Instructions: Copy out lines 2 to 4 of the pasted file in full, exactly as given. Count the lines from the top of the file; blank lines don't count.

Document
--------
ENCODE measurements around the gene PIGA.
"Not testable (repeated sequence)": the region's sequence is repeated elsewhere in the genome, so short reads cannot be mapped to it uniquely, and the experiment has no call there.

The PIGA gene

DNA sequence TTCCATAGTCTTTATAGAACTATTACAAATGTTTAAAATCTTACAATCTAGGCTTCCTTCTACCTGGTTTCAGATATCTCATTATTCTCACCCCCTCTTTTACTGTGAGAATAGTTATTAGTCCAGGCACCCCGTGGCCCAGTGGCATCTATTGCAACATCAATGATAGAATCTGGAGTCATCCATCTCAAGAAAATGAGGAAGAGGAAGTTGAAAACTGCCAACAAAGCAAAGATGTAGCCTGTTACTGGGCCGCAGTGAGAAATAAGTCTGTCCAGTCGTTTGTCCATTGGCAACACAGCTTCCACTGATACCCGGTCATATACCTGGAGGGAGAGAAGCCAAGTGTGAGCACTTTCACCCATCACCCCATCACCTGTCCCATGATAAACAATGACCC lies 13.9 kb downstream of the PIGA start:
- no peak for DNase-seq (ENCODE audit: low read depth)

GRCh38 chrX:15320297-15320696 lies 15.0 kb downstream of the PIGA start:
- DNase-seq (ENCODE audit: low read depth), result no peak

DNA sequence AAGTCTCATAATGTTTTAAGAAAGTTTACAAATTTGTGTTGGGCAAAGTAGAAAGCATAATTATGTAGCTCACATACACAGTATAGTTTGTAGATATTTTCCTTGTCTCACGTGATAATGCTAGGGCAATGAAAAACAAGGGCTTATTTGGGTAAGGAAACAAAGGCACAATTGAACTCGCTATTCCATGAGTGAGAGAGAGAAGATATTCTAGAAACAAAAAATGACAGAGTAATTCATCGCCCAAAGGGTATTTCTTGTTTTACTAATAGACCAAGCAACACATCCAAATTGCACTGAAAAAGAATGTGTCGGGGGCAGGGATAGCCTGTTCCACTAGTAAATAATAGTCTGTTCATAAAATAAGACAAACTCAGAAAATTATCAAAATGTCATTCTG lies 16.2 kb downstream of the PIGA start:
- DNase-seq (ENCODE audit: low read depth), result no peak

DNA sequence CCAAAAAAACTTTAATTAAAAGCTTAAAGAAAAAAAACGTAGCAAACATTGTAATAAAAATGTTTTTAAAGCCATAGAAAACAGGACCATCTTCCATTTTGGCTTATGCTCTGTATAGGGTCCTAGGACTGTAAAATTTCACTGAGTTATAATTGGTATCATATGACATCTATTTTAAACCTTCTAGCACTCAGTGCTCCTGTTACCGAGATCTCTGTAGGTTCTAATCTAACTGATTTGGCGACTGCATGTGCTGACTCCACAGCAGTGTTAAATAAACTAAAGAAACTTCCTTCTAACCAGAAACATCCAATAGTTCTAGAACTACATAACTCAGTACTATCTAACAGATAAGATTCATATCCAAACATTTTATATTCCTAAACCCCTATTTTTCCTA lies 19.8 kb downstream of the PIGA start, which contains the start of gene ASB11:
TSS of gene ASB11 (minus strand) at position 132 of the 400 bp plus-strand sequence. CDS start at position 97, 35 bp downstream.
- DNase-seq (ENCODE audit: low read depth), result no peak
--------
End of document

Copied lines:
"Not testable (repeated sequence)": the region's sequence is repeated elsewhere in the genome, so short reads cannot be mapped to it uniquely, and the experiment has no call there.

The PIGA gene

DNA sequence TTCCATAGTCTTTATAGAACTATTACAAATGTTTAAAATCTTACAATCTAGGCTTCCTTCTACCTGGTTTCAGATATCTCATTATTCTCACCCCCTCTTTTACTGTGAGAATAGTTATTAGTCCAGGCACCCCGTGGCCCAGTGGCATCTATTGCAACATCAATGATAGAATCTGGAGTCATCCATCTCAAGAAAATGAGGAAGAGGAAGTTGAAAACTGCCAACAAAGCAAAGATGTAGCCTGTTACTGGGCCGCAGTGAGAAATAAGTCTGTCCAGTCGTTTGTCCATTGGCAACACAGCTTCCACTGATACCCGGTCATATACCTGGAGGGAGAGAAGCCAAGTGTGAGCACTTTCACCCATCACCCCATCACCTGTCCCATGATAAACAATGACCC lies 13.9 kb downstream of the PIGA start: